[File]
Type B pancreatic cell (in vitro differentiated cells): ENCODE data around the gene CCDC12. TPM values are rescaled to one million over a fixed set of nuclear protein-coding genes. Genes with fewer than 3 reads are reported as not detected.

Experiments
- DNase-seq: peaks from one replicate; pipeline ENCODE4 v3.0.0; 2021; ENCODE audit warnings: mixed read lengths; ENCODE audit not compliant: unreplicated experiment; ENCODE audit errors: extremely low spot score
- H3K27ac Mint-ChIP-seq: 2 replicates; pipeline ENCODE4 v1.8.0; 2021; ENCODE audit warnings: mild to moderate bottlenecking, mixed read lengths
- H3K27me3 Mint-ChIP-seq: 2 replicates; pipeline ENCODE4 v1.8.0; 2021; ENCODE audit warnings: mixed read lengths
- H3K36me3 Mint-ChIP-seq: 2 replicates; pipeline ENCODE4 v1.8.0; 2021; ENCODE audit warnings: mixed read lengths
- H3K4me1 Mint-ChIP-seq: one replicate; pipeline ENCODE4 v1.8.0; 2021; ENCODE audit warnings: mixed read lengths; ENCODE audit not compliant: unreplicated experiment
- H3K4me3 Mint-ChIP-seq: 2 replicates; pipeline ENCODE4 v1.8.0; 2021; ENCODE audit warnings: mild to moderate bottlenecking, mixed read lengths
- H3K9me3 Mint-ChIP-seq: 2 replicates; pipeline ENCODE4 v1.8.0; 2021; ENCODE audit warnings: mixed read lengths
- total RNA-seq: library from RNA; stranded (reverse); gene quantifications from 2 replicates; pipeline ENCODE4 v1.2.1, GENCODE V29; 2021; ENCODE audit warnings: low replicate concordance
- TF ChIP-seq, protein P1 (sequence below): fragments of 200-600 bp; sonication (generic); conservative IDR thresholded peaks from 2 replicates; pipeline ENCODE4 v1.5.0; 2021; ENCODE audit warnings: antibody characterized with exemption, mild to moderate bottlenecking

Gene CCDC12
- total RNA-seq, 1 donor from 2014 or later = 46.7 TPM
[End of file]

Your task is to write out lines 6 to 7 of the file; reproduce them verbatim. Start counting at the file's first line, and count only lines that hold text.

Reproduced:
- H3K36me3 Mint-ChIP-seq: 2 replicates; pipeline ENCODE4 v1.8.0; 2021; ENCODE audit warnings: mixed read lengths
- H3K4me1 Mint-ChIP-seq: one replicate; pipeline ENCODE4 v1.8.0; 2021; ENCODE audit warnings: mixed read lengths; ENCODE audit not compliant: unreplicated experiment